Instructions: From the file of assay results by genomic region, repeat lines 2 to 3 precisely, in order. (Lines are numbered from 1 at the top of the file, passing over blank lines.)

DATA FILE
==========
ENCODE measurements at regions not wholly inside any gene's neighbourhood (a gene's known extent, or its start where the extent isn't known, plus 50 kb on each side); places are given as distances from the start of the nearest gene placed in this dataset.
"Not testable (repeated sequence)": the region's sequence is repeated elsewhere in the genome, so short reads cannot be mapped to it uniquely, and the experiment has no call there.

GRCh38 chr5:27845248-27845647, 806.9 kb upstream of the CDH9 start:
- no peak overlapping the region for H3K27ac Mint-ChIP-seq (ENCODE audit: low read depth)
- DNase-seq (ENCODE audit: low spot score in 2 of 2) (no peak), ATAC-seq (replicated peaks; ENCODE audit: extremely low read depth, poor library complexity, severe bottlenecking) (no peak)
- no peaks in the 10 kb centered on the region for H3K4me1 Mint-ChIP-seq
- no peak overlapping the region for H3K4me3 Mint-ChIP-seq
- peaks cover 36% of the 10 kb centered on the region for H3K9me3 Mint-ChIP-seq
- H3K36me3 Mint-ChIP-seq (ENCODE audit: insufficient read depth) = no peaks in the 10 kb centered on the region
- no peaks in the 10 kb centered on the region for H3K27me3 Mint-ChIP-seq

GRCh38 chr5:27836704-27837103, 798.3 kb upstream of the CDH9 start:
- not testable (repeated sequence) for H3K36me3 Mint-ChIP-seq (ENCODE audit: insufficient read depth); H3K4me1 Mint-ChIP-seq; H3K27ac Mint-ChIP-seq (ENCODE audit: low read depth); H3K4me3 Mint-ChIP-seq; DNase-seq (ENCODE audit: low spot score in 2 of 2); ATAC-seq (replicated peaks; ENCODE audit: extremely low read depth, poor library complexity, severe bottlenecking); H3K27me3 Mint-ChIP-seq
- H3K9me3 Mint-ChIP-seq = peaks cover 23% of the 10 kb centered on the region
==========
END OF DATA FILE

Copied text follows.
"Not testable (repeated sequence)": the region's sequence is repeated elsewhere in the genome, so short reads cannot be mapped to it uniquely, and the experiment has no call there.

GRCh38 chr5:27845248-27845647, 806.9 kb upstream of the CDH9 start: